On 2 January 2018, the Securities and Exchange Board of India (SEBI) issued a press release, to say that those who invested in PACL Ltd (formerly Pearls), India’s biggest Ponzi scheme to date, would receive up to Rs2,500 each on a pro-rata basis after selling some properties of the discredited Ponzi operator Nirmal Singh Bhangoo and his family. The decision, said the SEBI release, was taken by the Justice RM Lodha committee appointed by the Supreme Court. Investors are supposed to fill up an online form to get the money.
According to SEBI’s investigation, PACL had collected a stupendous Rs49,100 crore from 560 million investors over 25 years by systematically gaming our turgid judicial system and blocking the regulator'sattempts to prevent it from collecting further money. It is the poor victims who are paying a big price.
Unlike the Sahara group, where investors were hard to find, PACL has millions of investors scattered across the country and in remote villages; many are barely literate and clueless about the SEBI action except what is conveyed by agents who sold them the scheme. Even the literate ones are not necessarily financially or technologically savvy. On 23rd January, we hastily deleted from our website the details that a PACL investor had posted (his name, phone number, bank account details, Aadhaar number and address) in order to receive his refund. Those who are tech-savvy may scorn at this foolishness; but this is the reality that Indian policy-makers and regulators fail to see, in their rush to create a digital India.
Interestingly, way back in October 2015, Moneylife Foundation had written to SEBI asking it to create an online forum to allow pan-India investors to file complaints. SEBI had responded by asking investors to file their claims and complaints on SCORES, its online complaint-handling system. It proposed to print the complaints and send them to PACL for redemption. Several investors who submitted documents have heard nothing further and are unclear whether they will receive Rs2,500 at least.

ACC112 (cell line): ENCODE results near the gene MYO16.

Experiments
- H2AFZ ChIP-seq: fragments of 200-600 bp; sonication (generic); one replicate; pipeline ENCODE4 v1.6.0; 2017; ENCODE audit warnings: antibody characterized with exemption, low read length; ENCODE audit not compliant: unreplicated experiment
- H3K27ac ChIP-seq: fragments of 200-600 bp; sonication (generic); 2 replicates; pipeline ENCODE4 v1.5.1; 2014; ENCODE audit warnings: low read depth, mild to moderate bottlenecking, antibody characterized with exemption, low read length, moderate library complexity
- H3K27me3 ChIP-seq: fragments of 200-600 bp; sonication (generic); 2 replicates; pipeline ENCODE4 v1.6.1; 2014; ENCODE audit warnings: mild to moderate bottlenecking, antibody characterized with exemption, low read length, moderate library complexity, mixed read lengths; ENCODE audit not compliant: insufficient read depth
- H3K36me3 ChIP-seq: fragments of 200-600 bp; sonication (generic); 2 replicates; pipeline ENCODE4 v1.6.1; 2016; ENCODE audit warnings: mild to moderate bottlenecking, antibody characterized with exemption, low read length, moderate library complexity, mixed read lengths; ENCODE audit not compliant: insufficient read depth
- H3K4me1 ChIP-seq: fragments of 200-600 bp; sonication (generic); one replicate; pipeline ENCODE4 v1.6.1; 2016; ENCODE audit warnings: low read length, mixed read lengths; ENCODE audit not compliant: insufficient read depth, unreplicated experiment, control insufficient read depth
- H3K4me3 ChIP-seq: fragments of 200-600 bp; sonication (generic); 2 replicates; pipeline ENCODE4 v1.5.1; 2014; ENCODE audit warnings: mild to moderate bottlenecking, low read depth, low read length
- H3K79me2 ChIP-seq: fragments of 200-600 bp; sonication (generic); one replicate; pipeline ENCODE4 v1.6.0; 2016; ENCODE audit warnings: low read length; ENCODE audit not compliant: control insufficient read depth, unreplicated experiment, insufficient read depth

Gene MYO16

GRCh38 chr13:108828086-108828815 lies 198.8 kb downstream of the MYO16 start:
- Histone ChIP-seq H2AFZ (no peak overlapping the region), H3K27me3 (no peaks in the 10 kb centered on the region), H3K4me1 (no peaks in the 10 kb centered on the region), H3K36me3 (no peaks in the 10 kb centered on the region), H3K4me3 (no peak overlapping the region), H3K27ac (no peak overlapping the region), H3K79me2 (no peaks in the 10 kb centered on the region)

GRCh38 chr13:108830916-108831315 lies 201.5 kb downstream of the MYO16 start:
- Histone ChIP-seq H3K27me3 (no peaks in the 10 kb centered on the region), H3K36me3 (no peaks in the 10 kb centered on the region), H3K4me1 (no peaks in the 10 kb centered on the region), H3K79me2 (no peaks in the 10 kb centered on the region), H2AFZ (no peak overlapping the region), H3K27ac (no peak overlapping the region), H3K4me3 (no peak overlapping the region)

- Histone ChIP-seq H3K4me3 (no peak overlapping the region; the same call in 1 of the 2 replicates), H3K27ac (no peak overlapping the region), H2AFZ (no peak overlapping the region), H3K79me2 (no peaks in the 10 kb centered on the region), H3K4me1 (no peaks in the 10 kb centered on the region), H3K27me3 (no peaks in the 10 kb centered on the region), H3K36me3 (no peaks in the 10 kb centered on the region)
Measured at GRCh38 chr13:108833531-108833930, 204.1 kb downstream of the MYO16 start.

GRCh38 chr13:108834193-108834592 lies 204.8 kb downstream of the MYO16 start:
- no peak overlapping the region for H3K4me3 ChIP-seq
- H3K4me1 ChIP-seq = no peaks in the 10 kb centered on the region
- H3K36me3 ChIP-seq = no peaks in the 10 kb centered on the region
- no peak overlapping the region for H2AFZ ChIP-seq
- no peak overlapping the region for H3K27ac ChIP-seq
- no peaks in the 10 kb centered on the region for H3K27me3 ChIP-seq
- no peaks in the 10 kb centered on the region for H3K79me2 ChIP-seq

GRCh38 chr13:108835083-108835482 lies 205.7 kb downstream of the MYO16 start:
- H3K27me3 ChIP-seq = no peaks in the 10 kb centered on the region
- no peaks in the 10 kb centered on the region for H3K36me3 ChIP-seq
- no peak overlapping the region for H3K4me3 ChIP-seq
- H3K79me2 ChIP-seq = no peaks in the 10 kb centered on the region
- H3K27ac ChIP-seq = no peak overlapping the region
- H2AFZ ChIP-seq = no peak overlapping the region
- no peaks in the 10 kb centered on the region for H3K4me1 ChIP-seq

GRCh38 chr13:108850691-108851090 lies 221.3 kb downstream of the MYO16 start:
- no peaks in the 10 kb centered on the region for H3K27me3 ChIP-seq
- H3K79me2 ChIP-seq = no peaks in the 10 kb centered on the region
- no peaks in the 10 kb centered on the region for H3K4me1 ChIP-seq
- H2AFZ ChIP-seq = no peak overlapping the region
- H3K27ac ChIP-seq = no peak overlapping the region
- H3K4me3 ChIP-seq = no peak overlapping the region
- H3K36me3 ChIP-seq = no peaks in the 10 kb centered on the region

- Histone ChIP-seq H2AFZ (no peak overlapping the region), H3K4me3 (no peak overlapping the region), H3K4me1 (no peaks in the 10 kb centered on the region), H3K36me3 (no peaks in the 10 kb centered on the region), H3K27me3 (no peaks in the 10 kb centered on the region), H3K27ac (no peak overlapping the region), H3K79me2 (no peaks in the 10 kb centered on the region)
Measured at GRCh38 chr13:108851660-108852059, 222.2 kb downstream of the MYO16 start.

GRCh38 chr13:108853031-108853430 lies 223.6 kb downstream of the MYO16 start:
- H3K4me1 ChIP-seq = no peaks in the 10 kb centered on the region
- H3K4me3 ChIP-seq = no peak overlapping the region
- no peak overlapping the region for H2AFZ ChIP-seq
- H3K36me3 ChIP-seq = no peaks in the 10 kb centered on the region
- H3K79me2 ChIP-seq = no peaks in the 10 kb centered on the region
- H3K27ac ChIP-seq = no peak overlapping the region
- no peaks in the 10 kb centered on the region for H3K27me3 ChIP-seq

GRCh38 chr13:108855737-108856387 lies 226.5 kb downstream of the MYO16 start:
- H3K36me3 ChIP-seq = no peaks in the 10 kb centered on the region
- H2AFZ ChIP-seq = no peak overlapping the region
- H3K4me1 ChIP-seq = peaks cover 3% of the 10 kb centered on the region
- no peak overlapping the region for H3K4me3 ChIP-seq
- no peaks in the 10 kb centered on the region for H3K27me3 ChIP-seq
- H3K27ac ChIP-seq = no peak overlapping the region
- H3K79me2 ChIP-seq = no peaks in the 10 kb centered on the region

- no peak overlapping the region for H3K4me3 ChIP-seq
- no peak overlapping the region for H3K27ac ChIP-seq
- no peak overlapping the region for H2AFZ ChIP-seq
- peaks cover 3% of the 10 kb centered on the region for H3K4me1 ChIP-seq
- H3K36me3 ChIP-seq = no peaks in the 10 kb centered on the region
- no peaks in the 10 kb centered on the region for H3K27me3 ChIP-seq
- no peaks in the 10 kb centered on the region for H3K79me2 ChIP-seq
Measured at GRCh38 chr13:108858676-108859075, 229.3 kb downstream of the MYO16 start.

In 2016, SEBI told investors not to part with their documents until it came up with an online process for filing claims. This took until January 2018. SEBI now has an online complaints forum which requires investors to send investment details by way of an SMS at 562632 or log on to https://sebicommitteepaclrefund.com/
. Unfortunately, the process is cumbersome. An instructional video in Hindi and English, on how to scan and upload documents, bank details and IFSC numbers, etc, doesn’t make it easier.
Consequently, PACL investors are posting pleas for help on websites such as ours, or worse, forming WhatsApp groups and seeking help from strangers. SEBI has ignored attempts by NGOs like Moneylife Foundation to help investors for reasons best known to it. Unless SEBI uses its own offices or the large investor protection funds at its disposal to set up helpdesks at its various offices to help victims file online complaints, many of them may miss the 28th February deadline, even to get back the paltry Rs2,500 of principal that is planned to be paid to victims in this round.